In this course we will cover theories and methods in epidemiologic DoHAD research, issues related to fertility research and public health, theories and methods in studies of congenital anomalies, fetal and infant mortality, challenges when addressing gestational age at birth and birthweight as outcome and exposure measures. Methods in life-course studies of important diseases in the first decade of life, and childhood adversity and life-course health will be covered.
We will also cover opportunities and challenges in data sources for Perinatal and Early Life Epidemiology, such as birth cohort and register data.
The course will include lectures, practicals, and discussion sessions, but no data analysis elements. There will also be opportunities to discuss the students’ research projects.
Computational Epidemiology (4 days course)
8 – 11 July 2024
Dr. Claus Thorn Ekstrøm, University of Copenhagen, Denmark, Dr. Mikkel Andersen, University of Aalborg, Denmark
Many modern epidemiological research projects employ designs and collect data on a scale and complexity that requires and benefits from advanced, flexible computational methods. This course introduces and explains some of the more general computational methods suitable for analyzing large-scale complex data and experimental designs encountered in epidemiological research. We will cover generic techniques and concepts from machine learning such as data-splitting, bootstrapping, and cross-validation, but will also discuss flexible data-driven parametric and non-parametric modelling approaches for high-dimensional data such as penalized regression, random forests, neural networks and deep learning.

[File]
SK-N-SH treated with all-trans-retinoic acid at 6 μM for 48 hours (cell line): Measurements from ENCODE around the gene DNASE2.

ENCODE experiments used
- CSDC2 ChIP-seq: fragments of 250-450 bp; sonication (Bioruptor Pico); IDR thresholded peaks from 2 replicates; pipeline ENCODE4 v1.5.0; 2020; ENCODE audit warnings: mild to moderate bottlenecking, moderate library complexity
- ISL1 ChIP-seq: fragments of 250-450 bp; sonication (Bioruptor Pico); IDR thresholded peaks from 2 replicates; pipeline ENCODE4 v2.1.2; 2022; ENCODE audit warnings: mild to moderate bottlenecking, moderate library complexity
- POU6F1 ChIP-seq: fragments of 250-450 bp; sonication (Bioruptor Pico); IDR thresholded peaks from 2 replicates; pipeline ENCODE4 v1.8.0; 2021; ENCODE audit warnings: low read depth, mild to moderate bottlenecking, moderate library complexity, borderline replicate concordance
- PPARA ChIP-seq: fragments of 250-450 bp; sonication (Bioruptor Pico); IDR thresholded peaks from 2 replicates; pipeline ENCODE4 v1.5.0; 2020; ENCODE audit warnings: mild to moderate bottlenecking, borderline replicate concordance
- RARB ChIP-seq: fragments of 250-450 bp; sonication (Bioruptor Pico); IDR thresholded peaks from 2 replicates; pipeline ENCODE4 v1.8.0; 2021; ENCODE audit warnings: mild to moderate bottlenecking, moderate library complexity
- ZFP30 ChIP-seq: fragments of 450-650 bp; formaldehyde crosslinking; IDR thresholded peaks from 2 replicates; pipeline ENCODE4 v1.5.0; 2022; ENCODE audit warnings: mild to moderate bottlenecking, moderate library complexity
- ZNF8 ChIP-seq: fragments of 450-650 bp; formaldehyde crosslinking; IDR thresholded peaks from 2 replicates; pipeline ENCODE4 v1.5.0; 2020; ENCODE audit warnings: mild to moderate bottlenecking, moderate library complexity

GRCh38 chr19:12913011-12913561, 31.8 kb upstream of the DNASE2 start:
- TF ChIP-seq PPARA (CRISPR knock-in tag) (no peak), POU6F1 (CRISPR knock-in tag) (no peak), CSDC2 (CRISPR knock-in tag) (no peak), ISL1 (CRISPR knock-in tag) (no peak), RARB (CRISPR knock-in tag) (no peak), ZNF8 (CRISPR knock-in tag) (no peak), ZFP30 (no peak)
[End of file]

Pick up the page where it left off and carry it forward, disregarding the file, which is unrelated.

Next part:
Furthermore, the course will enable the participants to evaluate when these data-driven and computational approaches apply to a given epidemiological data analysis problem, discuss potential pitfalls and understand the assumptions underlying these techniques.
This course will offer a thorough overview of machine learning approaches applicable to epidemiological data analysis and equips the participants with new practical skills to expand their data analysis toolbox. Topics cover bootstrapping, cross-validation, false discovery rates, penalized regression, random forests, boosting, neural networks, deep learning, scoring rules, accuracy metrics and how these methods play together with causal inference. Case studies will be from public health.